Sustainability Plan

Did You Know ... The Town of Athabasca Sustainability Plan (TASP) is nearing completion. Input gathered at three public focus group sessions will help guide the plan, to be finalized by year end.


Sustainability Plan nears completion

The Town of Athabasca Sustainability Plan (TASP) is a document that will help Town Council and Town staff make decisions relating to infrastructure, economic initiatives, social services, heritage initiatives, recreation initiatives, cultural initiatives and governance initiatives.

Planning documents affected by the TASP include the Municipal Development Plan, Land Use Bylaw, Area Re-development Plan and Heritage Plan.

Residents and community stakeholders have contributed to the development of the TASP through three public focus group sessions held in June, October and November of this year. Information gathered at these sessions was compiled by Jane Dauphinee, a Planner with Municipal Planning Services (Alberta) Ltd., and will be used to help formulate the final draft of the TASP. This draft will then be presented to Town Council for review and approval with the goal being to have the plan adopted by the end of the year.


Fifth pillar of sustainability added to plan

Originally, the TASP was being structured on four pillars of sustainability: Community Well Being, Strong and Supportive Social Infrastructure, Economic Prosperity, and Environmental Integrity and Protection. Specific objectives relative to these four pillars were reported in an earlier Town Council News story: Town of Athabasca Sustainability Plan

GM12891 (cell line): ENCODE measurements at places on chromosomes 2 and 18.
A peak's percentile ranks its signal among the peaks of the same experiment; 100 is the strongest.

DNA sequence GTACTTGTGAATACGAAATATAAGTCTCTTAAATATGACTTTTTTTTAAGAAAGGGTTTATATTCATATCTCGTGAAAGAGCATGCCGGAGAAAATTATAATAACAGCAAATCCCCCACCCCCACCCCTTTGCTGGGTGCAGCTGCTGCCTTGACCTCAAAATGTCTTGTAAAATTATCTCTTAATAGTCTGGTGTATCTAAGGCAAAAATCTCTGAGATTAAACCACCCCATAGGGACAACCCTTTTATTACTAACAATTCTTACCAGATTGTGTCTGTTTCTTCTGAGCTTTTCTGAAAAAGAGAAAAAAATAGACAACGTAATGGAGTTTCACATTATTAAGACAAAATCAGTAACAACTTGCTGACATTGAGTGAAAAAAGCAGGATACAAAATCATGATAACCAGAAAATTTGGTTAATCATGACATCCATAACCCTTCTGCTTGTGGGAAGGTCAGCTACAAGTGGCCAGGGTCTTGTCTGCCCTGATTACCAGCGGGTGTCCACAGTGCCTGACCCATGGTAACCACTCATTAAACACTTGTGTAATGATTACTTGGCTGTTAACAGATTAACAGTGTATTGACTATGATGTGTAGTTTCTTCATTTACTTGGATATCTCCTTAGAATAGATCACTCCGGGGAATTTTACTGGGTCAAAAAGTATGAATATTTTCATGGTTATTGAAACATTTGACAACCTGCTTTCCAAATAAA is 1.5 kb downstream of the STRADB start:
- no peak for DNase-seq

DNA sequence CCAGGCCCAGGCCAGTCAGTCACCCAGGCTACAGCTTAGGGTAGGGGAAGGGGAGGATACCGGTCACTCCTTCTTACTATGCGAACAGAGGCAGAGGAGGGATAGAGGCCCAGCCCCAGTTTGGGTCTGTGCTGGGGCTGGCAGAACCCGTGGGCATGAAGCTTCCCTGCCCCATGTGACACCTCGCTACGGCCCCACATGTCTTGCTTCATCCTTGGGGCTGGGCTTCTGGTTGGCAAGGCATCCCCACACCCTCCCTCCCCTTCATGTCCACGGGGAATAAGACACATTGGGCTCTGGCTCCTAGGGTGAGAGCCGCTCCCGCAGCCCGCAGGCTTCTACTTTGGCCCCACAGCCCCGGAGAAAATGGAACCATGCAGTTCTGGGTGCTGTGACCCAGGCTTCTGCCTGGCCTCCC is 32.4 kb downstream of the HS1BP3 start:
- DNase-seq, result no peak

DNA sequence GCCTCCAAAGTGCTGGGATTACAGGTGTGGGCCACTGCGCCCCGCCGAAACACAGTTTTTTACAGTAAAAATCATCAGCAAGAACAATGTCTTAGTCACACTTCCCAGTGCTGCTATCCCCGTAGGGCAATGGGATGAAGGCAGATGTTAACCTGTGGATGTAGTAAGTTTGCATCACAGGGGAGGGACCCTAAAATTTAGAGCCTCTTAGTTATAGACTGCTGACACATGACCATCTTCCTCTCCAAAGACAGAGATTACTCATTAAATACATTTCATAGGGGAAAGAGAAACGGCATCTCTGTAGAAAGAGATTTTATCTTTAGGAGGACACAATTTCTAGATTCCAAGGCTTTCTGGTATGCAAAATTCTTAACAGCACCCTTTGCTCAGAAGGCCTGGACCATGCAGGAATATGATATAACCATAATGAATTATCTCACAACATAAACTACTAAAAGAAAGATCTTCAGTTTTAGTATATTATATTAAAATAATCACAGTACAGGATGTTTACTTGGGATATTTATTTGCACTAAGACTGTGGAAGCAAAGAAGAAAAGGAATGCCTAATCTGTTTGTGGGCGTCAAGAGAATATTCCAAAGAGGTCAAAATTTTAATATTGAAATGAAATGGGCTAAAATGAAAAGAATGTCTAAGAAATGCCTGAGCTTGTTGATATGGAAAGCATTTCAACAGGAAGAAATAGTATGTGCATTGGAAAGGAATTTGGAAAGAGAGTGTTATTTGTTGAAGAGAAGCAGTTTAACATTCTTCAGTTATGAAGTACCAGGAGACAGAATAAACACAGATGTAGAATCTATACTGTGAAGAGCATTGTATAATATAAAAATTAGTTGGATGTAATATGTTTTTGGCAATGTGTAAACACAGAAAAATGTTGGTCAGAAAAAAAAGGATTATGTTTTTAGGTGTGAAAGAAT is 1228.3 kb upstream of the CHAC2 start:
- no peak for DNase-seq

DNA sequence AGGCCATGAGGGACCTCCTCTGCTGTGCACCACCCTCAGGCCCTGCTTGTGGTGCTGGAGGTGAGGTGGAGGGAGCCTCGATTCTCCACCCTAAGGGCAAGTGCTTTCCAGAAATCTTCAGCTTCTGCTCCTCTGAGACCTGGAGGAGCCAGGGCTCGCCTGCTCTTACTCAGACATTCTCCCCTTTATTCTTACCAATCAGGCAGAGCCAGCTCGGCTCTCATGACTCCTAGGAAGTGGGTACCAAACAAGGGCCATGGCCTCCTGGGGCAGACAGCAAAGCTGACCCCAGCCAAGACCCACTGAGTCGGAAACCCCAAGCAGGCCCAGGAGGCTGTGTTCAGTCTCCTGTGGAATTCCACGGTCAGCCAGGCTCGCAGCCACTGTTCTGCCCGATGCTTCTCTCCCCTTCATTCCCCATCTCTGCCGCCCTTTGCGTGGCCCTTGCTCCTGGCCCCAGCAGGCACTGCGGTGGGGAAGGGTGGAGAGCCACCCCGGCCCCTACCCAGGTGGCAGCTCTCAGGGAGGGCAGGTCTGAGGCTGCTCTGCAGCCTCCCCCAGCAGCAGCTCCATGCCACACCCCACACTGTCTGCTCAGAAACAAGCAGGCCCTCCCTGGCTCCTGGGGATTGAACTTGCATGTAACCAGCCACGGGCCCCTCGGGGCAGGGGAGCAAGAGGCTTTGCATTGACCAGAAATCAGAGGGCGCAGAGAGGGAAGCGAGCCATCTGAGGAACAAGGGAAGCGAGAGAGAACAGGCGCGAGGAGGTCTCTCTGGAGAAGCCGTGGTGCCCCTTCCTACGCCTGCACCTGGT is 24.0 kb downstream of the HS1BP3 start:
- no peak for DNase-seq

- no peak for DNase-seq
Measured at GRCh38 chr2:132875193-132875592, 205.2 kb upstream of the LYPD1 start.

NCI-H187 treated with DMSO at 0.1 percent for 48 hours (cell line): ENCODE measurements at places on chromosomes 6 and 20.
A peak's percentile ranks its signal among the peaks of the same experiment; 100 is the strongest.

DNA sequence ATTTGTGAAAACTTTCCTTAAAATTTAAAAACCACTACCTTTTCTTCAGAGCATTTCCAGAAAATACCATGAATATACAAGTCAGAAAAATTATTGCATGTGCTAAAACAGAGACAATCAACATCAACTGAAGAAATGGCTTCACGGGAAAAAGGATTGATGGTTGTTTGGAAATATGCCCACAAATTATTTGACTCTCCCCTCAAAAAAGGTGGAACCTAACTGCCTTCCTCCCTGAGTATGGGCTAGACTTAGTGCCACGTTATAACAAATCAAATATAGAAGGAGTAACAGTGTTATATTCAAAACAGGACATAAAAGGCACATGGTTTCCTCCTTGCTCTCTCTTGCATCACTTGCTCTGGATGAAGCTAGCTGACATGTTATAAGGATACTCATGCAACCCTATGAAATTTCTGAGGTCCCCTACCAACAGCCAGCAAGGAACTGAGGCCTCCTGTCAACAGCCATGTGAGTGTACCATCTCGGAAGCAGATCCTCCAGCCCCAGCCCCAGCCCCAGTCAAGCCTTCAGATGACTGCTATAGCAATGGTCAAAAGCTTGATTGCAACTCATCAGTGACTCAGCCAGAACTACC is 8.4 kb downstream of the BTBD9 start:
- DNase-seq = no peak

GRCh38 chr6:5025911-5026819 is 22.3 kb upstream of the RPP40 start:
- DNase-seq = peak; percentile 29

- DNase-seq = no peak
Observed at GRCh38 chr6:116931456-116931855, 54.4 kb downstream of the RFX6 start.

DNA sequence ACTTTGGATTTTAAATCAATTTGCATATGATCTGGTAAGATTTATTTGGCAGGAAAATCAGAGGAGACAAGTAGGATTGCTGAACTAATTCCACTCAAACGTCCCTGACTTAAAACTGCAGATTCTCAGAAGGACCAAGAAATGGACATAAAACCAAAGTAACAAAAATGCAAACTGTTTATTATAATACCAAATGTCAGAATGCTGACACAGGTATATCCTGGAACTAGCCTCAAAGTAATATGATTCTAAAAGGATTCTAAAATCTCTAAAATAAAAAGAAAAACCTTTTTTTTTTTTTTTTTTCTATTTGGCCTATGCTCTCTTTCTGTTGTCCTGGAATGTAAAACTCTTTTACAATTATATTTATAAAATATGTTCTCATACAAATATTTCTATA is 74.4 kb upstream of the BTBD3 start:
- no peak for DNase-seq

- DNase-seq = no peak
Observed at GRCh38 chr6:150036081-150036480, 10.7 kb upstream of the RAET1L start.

However, through the focus group sessions, it became apparent that a fifth pillar was in order: Transparent and Responsible Governance.

The initial overview of this pillar states that “Transparent and responsible governance is essential to realizing our sustainability goals. Relationships built, decisions made and actions taken by Council and administration all affect whether or not the Town of Athabasca is an economically, socially, cultural and environmentally sustainable community which fosters a culture of responsibility.”

The overview also notes that “governance” is not to be confused with “government.” Governance refers to the environment and institutions in which the government functions and its relationships with stakeholders and the broader community.

Attendees at the third public focus group session in November discussed and debated details of each of the five pillars at great length. Many agreed that it was a tall order to try to create focus and consensus on so many vital issues in such a short period of time, however progress was made in several areas and the input and direction received was valuable to the overall process.

Once the final draft of the TASP has been presented to Council and approved, it will be made available to the public.


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